“UNESCO Policy of Education for all’: Advancing access to inclusive education practice in special education in Imo State, Nigeria”

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International Journal of Research and Innovation in Social Science (IJRISS) | Volume V, Issue III, March 2021 | ISSN 2454–6186

UNESCO Policy of Education for all’: Advancing access to inclusive education practice in special education in Imo State, Nigeria”

Umeh Ngozi Chuma*, Nnadi Ine**, & Osuji Emma***
Imo State University, Owerri, Nigeria

IJRISS Call for paper

Abstract: This study investigates barriers to inclusive education practices as it affects children with disabilities in Imo state based on ideas of the social model of disability. Specifically, the study explores the fundamentals of successful implementation of inclusive education. Two research questions have been formulated. Identified government owned special basic schools within the 3 senatorial zones in Imo state is selected for the study. The zones include, Owerri, Orlu and Okigwe. The study participants generally, include children with disabilities, teachers, inclusive education consultants and policy makers- involving particularly officials of the Imo State Universal Basic Education Boards- IMSUBEB in the sampled state. Descriptive and qualitative survey will be used for the study. Questionnaire, interviews and focus group discussions will be used to gather data.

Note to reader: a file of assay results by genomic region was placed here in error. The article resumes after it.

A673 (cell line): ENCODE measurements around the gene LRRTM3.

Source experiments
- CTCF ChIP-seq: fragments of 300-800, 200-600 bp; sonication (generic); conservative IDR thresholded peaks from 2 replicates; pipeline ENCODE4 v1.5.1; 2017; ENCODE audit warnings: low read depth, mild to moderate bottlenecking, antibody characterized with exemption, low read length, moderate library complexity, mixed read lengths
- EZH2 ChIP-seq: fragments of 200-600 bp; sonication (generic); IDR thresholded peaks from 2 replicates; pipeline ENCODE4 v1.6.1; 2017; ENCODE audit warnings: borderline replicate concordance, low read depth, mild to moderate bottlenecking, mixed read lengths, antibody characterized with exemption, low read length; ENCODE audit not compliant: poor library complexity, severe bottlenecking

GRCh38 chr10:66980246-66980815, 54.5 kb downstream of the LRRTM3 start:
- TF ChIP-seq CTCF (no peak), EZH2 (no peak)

I. INTRODUCTION

Inclusive education seeks to put an end to exclusionary practices that both directly and indirectly exclude some children from accessing an appropriate education and is therefore an important approach for the realisation of the future and broader Agenda 2030 Sustainable Development Goal 4 adopted by nations in 2015. Indeed, one of the agenda 17 Sustainable Development Goals agreed by world leaders under the United Nations Sustainable development goals (2015) was to ‘commit to providing inclusive and equitable quality education at all levels for all people, including persons with disabilities’. This goal is not likely to be achieved without appropriate commitment. According to UNESCO, over 30 000 000 million children of primary school age are out of school in Sub Saharan Africa (which includes Nigeria). Nigeria is stated to have the world’s largest number of out of school children between 2004 and 2013. Research also shows that Nigeria still has about 12 000 200 out of school children and ascertaining the current percentage of those with learning